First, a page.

-Established Base Camp at my hotel! Finally...

-The rest of the evening was pretty bland. A four hour effort to get something to eat (delivery) ended in me being comped $10 for my trouble through the company I was using. After I ordered, I won another $10 in a "thank you for ordering" raffle. For ordering $27 of food, I received $20 back.. and have enough in my fridge to eat a meal a day here at the hotel. Doing rather well!

-Souvenir count: 2 out of ??

-Made amends (I think) with my mom. Maybe. I hope. So, that's good..
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. Dubbed "Usagi" by AsA .
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Red Skelton


Last edited by Tenshi on Thu Nov 08, 2012 7:24 pm; edited 1 time in total
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Asa



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PostPosted: Sat Nov 03, 2012 12:22 pm    Post subject: Reply with quote

Sounds like a great day overall! What are your plans for New York? Why'd you go?
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Tinu.



Joined: 23 Mar 2008
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PostPosted: Sat Nov 03, 2012 4:38 pm    Post subject: Reply with quote

Sounds like fun. ^___^

What's your itinerary like?
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Tenshi



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PostPosted: Sun Nov 04, 2012 11:52 am    Post subject: Reply with quote

Asa wrote:
What are your plans for New York? Why'd you go?

Well, originally the plan was to head to NYC to support a friend who was going for a marathon thing. The marathon ended up being cancelled, and her group left today to go elsewhere. So, that's a bit unfortunate, but I'll still explore a bit more of the city today.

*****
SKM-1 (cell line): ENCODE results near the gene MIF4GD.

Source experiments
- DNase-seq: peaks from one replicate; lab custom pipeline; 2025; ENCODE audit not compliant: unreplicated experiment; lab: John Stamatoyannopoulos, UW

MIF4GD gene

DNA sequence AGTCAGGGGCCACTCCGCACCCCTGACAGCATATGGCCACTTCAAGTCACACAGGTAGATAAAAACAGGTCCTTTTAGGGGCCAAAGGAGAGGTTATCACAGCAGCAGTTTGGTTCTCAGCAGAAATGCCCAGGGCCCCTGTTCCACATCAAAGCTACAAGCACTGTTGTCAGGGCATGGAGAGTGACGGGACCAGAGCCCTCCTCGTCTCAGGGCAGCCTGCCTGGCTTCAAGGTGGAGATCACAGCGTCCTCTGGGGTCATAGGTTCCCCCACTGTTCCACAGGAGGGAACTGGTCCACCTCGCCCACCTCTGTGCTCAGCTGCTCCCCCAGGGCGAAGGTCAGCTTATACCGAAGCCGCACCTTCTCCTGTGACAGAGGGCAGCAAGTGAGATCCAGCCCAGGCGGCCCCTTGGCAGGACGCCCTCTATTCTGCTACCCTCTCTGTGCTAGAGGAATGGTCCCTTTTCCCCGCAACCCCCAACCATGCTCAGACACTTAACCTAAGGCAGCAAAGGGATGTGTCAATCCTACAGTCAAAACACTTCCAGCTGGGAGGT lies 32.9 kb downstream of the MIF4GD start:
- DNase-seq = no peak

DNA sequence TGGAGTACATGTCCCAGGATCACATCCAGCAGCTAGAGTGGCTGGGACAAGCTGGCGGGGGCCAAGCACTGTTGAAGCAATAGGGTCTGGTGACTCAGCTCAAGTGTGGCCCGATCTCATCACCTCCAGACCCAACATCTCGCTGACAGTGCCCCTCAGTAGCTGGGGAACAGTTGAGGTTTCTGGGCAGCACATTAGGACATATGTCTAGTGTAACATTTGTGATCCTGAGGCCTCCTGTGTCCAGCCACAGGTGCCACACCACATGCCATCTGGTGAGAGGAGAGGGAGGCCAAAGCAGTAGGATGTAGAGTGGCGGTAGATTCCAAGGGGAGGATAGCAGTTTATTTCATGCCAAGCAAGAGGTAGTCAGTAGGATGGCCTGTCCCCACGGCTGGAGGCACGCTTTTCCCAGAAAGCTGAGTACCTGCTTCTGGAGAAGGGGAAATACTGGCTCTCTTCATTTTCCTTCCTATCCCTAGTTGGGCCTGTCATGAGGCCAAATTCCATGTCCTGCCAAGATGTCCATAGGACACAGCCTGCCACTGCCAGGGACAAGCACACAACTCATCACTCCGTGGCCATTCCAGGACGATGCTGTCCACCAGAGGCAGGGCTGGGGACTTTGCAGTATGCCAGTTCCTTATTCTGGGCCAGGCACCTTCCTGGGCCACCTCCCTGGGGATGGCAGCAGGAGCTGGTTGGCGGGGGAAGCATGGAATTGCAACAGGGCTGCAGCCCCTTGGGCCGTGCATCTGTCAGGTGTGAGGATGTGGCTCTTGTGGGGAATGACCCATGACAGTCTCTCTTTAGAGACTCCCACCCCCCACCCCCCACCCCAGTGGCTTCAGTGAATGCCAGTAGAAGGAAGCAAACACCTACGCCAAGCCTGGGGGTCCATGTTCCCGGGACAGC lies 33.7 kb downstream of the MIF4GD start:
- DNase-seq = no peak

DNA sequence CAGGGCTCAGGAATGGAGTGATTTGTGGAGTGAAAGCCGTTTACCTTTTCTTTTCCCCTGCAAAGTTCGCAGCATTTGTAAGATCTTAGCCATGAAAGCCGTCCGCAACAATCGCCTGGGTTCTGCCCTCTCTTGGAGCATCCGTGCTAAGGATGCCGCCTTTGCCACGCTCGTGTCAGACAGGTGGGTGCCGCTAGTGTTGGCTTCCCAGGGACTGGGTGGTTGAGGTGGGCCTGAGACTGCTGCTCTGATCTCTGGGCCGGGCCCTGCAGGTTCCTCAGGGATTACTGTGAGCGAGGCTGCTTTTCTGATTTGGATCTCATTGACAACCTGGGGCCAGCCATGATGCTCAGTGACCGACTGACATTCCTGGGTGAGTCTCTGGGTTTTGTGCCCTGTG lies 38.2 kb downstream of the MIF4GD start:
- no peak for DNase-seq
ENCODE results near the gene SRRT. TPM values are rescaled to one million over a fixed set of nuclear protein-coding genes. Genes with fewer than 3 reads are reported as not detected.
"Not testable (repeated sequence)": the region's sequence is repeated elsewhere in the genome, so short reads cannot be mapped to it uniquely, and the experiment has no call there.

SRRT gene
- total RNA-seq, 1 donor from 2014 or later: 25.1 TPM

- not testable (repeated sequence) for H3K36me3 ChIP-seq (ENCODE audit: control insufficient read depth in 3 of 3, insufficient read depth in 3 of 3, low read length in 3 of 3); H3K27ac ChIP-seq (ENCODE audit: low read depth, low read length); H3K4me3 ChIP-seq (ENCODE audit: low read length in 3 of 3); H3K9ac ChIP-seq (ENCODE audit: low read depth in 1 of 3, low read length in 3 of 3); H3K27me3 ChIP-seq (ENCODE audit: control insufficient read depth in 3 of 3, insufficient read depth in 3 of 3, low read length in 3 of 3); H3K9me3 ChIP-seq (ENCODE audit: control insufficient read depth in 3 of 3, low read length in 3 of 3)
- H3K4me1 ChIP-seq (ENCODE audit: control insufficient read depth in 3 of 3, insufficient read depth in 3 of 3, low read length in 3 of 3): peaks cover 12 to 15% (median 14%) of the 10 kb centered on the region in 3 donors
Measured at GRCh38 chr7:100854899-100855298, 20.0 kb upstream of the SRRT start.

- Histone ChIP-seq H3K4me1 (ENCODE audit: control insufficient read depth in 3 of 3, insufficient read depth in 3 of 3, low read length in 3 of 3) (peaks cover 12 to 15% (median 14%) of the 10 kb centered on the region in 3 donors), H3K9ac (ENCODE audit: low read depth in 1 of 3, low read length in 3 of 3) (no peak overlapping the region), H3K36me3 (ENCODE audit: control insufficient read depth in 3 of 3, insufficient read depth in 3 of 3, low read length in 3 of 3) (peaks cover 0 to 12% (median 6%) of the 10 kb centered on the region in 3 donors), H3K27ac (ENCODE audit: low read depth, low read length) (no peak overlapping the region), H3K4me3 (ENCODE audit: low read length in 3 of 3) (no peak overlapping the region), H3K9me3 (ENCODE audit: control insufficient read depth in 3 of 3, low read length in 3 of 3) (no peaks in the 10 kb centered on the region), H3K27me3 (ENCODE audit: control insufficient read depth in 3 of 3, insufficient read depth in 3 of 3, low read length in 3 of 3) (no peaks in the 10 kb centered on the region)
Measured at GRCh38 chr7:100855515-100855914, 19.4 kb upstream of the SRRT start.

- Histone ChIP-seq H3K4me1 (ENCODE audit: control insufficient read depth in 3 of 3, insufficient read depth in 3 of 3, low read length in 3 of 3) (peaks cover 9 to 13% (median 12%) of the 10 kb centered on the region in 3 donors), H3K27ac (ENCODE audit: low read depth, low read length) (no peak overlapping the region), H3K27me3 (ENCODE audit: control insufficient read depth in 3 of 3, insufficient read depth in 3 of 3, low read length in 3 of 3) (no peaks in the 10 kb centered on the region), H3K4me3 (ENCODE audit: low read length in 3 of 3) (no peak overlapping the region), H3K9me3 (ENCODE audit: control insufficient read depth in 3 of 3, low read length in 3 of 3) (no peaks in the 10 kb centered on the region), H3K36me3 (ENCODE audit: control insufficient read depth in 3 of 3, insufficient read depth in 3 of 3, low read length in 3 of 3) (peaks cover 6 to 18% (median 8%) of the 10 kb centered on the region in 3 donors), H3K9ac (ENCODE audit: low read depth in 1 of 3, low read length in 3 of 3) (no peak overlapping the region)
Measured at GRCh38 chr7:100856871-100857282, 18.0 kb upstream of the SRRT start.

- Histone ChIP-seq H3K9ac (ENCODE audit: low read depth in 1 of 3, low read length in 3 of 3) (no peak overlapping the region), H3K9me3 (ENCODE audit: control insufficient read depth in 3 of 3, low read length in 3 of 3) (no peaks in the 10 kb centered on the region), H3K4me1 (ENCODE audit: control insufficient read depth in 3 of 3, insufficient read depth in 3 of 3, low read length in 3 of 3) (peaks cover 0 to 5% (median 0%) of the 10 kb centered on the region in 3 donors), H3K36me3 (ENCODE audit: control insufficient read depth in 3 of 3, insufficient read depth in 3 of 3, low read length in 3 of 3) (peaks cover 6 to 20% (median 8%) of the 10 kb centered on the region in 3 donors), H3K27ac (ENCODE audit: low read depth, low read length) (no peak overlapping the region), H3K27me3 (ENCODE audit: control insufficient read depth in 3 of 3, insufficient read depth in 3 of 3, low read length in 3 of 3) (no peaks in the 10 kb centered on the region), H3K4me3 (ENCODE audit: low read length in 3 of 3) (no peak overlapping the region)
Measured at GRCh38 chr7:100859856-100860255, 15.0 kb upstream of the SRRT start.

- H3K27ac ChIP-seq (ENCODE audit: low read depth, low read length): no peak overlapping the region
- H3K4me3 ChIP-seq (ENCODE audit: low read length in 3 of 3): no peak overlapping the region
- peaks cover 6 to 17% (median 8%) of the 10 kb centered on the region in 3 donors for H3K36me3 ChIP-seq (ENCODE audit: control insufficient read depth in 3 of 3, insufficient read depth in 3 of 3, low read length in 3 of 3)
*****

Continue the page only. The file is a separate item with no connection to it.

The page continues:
Tinu. wrote:
What's your itinerary like?

Combining the two answers. Day Three will likely be a bit more of the sketchy side of things. I didn't want to do those whilst traveling around with my friend, largely because burly red bearded men in navy blue pea coats are less likely to be messed with than dressed up blonde women in heels. I know she wants to look nice in the city, though, so we stuck to Times Square and bus tours yesterday. ^^;

Today: Chinatown, Ellis Island, and the WTC One tower. The new one. I think that's the name.

Day Two
-Note to self: Bus Schedules! I stood waiting for the bus for about an hour, so I definitely need to get some bus schedules.

-Met a fellow named Carlos while waiting for the bus. We got to talking about the city, then (by his lead) about politics. Talked for about half an hour, and eventually we wound up talking about natural disasters and crazy nature things such as snow in the desert. I'm beginning to find that most people here are at least aware of politics, and most of the locals want to talk about them. Not surprisingly, most are socially conservative (personal responsibility and effort) and economically liberal (federal assistance, etc).

-Eventually took a "big taxi" thing, and ended up next to Sophia, a med student in her third year rotations. She was heading to Bellevue to save serum, DNA, and RNA samples taken from fire fighters in the WTC collapse. She figured the DNA was denatured, but the RNA might be a bit more hardy. We chatted about psychiatry, neuropsych, general medical stuff, and then she recommended a professor at West Virginia Osteopathic. Very, very cool. Smile Felt nice to hear home mentioned!